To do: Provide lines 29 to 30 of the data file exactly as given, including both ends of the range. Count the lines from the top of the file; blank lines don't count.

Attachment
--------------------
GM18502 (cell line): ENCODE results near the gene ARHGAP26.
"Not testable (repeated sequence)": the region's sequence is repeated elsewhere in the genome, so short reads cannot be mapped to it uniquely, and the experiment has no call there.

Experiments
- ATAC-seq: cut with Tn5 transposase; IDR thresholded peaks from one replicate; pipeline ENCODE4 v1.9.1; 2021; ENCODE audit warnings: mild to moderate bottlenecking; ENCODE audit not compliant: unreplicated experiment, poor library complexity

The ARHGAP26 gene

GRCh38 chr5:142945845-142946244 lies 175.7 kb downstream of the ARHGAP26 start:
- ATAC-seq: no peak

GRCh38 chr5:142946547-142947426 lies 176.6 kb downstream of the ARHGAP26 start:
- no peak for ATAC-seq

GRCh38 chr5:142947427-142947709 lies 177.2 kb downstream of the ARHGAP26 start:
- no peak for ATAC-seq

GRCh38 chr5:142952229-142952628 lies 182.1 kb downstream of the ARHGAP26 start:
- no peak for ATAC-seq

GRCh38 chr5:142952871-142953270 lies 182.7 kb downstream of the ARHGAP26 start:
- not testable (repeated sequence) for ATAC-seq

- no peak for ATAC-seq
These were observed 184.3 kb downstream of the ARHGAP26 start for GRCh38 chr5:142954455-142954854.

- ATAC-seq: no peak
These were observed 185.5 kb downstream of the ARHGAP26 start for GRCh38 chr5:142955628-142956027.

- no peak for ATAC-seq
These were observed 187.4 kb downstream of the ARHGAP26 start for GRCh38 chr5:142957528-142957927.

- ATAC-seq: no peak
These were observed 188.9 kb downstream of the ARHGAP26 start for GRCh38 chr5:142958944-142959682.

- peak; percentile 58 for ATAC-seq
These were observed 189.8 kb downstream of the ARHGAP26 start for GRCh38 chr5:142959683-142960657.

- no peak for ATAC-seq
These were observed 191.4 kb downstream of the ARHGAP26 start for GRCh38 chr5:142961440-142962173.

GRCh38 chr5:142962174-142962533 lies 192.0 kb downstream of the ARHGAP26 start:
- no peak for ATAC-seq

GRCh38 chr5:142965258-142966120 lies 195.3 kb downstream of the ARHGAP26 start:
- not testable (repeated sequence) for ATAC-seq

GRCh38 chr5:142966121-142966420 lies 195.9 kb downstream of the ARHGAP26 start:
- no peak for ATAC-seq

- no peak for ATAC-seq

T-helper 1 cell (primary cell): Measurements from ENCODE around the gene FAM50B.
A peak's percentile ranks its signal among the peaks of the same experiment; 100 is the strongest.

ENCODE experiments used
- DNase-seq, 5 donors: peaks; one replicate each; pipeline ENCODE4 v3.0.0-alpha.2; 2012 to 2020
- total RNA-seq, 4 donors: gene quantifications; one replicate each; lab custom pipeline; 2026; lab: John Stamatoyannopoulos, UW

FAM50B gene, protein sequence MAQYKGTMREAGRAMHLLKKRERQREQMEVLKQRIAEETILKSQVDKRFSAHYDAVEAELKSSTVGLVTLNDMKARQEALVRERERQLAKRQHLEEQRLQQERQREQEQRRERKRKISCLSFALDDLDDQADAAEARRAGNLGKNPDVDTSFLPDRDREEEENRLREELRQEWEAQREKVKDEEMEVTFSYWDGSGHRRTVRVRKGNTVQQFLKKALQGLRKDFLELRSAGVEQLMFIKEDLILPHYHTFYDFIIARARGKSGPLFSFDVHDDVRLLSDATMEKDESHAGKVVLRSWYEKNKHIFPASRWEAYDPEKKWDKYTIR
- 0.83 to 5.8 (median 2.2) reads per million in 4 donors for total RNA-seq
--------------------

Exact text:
- no peak for ATAC-seq

GRCh38 chr5:142965258-142966120 lies 195.3 kb downstream of the ARHGAP26 start: